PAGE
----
OU lecturer defends citizenship of Creek Freedmen
Oklahoma: Damario Solomon Simmons, a lawyer and lecturer at Oklahoma University, is representing two black men who want their citizenship reinstated in the Muscogee (Creek) Nation. Simmons calls it a very important case for people of black and American Indian heritage. “This case is of tremendous importance because it helps thousands of disenfranchised people find justice,” he said.  Since 1979, thousands of Creeks of African descent, also known as Creek Freedmen, have been denied Creek Nation citizenship promised under federal law.  Discrimination against Creek citizens of African descent began after the Civil War. African-American tribal members were educated, had tribal leadership positions, and shared Creek tribal resources. Then, as the government prepared Oklahoma for statehood, the Dawes Commission labeled tribal citizens of African descent as “Freedmen,” with no degree of Indian blood.  “The Dawes Commission was an openly racist and corrupt group, and they are still relying on a policy from a century ago,” Simmons said. “It had nothing to do with their blood, but their appearance.”  Robert Warrior, an Osage tribal member and OU professor, said American Indian people should give serious thought to inclusion in their community.     “I am disappointed when I hear that tribes are erecting barriers to exclude people who have played important roles in their histories,” he said. “Behind the histories in the Freedmen in the five tribes, there’s a story of injustice that everyone needs to know more about.”  The judge is expected to release his opinion next month.

Seminoles become temporary cowboys
Florida: While the Seminole Indian tribe operates the fourth-largest cattle operation in Florida, their Indian cowboys still know their history.  When Ponce De Leon invaded Florida in 1521, he brought the first cattle to the area. The Indians began raising herds. Then, in the 1850s, raids by settlers and the U.S. government forced the Indians to run for their lives, usually leaving the cattle behind. By the Great Depression, the Seminoles were poor, starving and cattle-less. When droughts wiped out herds in Oklahoma, federal officials shipped a 400-head batch to South Florida. "They took cows from the Apache Tribe, half-starved and ready-to-die cattle, and sent them to us," said Richard Bowers. The business blossomed, and today, the Seminole tribe has over 15,000 head. Each summer, tribal cowboys celebrate their history on 60,000 acres of reservation land. Days begin before dawn as they ride into woods and marshes to where they must catch, sort and ship 500calves by nightfall. The noise is haunting as calves cry for their mothers, who remain in pastures.  Once the herd arrives at the corrals, each calf's weight, health and medical history is stored on  computer chips stamped on the left ear. The 6-month-old calves are then shipped to buyers around the country, where they will be raised for 18 months before slaughter. But keeping the history alive among young Seminoles is becoming harder than the roundup.  Flush with gambling cash, more tribal families are sending teens to college.  "It's getting tougher to keep the tradition going among families, and that is sad for the tribe," said Raymond Garza. "I have a son who is 18, and he used to be into it. Now he's into golf."  Ayze Jo Henry, who is also 18,  is a cowgirl and the reigning Rodeo Queen. Better than most her age, she understands the tribe's cattle legacy.  "I think it's very important that we teach people our heritage, and I really try to talk to the younger kids about what it means to be a Seminole," Henry said.  Cowboy Alan Huff agrees. "It's a concern that we are losing touch with our past a bit, because our children don't realize just how much of our history is tied to cattle and ranching," he said. "All of us are proud to see them going on to college and doing well, but we do lose something.",0,912674.story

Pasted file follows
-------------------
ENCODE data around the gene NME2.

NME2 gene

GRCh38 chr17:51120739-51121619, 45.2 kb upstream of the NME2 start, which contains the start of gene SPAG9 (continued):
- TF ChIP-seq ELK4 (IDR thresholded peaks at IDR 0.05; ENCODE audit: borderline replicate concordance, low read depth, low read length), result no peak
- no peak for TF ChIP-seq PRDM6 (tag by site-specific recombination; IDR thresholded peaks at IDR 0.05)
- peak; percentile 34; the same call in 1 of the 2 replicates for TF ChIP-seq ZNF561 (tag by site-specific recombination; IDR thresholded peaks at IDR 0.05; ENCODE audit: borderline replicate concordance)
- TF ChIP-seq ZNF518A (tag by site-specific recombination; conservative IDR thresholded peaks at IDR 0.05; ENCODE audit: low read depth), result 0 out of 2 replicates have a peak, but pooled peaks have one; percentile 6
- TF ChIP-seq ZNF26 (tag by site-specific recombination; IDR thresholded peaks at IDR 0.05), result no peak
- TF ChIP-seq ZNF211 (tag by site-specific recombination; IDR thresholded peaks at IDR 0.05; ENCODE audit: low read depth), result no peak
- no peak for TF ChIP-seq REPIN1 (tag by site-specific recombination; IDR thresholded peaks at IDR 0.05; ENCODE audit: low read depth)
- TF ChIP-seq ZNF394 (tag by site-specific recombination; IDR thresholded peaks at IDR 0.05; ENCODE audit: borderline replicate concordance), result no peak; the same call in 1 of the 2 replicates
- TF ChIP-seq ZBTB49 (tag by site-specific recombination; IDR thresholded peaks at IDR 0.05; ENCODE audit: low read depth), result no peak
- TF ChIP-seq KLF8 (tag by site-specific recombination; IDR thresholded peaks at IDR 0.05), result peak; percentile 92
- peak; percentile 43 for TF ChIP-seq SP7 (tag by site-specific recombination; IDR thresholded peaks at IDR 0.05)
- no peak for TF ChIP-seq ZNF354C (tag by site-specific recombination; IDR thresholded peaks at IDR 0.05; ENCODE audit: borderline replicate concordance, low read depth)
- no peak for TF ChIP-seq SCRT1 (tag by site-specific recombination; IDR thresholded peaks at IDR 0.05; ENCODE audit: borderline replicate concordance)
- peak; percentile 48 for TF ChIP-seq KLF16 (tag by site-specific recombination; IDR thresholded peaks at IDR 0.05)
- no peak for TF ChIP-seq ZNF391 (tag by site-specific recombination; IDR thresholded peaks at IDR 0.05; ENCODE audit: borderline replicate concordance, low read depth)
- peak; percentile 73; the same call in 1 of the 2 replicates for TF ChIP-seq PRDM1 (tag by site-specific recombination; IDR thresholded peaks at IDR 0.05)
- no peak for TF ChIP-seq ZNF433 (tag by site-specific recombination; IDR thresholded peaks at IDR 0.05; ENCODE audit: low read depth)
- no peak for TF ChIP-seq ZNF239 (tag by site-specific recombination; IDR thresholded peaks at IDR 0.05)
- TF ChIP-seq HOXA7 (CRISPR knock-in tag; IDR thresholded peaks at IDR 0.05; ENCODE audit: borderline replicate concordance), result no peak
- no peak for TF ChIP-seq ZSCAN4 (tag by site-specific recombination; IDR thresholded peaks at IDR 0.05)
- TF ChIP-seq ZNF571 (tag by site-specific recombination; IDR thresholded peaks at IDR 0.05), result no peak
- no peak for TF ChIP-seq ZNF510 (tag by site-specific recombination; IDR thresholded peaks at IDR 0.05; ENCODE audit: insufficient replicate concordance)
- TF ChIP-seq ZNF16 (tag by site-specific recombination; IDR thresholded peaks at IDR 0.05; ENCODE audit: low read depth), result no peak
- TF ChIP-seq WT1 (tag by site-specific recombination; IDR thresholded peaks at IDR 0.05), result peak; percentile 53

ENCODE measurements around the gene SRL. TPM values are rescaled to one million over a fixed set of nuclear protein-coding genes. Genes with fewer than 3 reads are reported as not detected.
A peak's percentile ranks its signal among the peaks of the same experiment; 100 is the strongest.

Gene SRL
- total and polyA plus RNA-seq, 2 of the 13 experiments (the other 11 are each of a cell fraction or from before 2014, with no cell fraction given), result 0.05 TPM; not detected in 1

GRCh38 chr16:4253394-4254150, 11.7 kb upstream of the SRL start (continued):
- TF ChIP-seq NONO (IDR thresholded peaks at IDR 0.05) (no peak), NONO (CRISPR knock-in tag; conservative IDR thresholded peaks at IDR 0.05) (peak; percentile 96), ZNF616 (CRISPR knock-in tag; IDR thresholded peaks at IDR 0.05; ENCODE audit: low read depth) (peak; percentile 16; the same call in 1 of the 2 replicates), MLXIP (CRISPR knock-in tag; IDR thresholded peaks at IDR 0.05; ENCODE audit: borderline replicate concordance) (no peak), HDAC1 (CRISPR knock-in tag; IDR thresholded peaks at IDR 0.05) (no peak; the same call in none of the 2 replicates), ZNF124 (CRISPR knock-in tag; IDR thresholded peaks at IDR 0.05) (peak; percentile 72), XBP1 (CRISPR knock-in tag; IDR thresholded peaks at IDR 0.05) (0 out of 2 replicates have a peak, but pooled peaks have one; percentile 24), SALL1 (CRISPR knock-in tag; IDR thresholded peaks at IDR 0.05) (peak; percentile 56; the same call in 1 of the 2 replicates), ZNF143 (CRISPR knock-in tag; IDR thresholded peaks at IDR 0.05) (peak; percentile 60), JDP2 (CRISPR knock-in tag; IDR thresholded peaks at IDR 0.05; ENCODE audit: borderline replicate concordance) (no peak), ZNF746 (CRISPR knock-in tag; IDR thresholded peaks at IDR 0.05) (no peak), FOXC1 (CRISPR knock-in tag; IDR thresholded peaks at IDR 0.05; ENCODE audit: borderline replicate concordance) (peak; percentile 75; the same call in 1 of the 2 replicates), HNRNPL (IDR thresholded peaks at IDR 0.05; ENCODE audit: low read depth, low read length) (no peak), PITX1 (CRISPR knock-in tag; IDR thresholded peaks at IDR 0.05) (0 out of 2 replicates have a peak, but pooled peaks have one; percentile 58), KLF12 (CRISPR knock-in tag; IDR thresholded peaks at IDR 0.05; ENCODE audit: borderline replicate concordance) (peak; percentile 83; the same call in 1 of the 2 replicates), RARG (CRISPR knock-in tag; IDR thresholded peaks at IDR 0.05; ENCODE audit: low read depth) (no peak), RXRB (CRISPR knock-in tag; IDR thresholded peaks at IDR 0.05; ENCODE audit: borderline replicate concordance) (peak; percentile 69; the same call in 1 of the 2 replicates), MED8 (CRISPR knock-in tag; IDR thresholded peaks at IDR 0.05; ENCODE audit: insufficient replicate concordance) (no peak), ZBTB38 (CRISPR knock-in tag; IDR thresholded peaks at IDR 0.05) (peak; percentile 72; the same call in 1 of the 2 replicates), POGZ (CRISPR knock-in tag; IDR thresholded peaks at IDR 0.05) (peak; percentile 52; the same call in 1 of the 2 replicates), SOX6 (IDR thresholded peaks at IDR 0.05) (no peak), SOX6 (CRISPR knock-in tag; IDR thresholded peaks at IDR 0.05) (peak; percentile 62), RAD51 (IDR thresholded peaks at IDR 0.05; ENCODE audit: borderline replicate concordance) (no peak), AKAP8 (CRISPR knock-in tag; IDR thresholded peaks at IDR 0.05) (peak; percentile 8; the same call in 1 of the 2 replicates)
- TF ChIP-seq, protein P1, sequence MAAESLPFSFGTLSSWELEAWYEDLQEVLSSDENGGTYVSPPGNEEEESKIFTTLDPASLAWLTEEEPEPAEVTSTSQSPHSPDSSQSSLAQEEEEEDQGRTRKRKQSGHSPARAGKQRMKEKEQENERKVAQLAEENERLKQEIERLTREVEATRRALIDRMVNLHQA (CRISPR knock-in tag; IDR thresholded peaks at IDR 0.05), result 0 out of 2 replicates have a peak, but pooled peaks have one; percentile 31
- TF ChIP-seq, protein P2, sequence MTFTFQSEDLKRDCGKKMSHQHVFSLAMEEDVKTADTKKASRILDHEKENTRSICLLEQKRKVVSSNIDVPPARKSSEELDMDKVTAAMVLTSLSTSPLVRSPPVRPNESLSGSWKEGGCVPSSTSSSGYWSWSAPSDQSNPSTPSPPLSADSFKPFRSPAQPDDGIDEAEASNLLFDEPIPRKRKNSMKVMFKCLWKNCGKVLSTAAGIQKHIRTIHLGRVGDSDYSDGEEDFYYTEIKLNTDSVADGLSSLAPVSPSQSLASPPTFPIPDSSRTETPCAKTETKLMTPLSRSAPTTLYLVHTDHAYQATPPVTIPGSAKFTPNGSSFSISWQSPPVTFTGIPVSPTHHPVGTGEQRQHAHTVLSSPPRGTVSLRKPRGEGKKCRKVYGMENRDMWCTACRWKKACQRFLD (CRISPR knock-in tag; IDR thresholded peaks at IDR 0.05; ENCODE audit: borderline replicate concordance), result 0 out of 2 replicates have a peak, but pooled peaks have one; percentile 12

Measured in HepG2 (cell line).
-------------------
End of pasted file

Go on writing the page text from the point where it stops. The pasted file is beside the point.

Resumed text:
Tlingits Bring a Story Full Circle with Posts for Burke Museum
Washington:  Four years ago, Seattle's Burke Museum respectfully returned two grizzly bear house posts to their Tlingit owners in Alaska. The posts had been stolen in 1899 by the Harriman Expedition, sponsored by railroad tycoon E.H. Harriman. The grizzly bear house posts ended up at the Burke Museum.  Other precious works, including grave markers and totem poles, wound up at Chicago's Field Museum, Harvard University's Peabody Museum, the Smithsonian and Cornell University and have all been returned. To thank the Burke Museum,  Tlingit carvers Nathan and Stephen Jackson carved two new posts for the Burke. The two new posts are 11 feet tall, nearly 3 feet wide and weigh hundreds of pounds.

The Gloria Barron Winners for 2005
the Gloria Barron Prize honors outstanding young leaders, ages 8-18, who have made a positive difference to people and our planet. The 2005 Winners are:
Lindsey, age 17, Missouri: Lindsey founded Gardening for Families as a way to donate her garden's abundance of produce to families in need.
Geneva, age 16, New York:  Geneva created Bring It On!, a non-profit youth organization that promotes community service, leadership development, and civic engagement in the northeast Bronx;
Beth, age 18, California: Beth founded the Arcata High School Conservation and Renewable Energy project (C.A.R.E.), which has received large-scale grants to conduct solar energy research;
Ana, age 13, Colorado: Ana founded Peruvian Hearts, a non-profit organization that provides education, food, clothing, and other resources to girls in a remote Peruvian orphanage;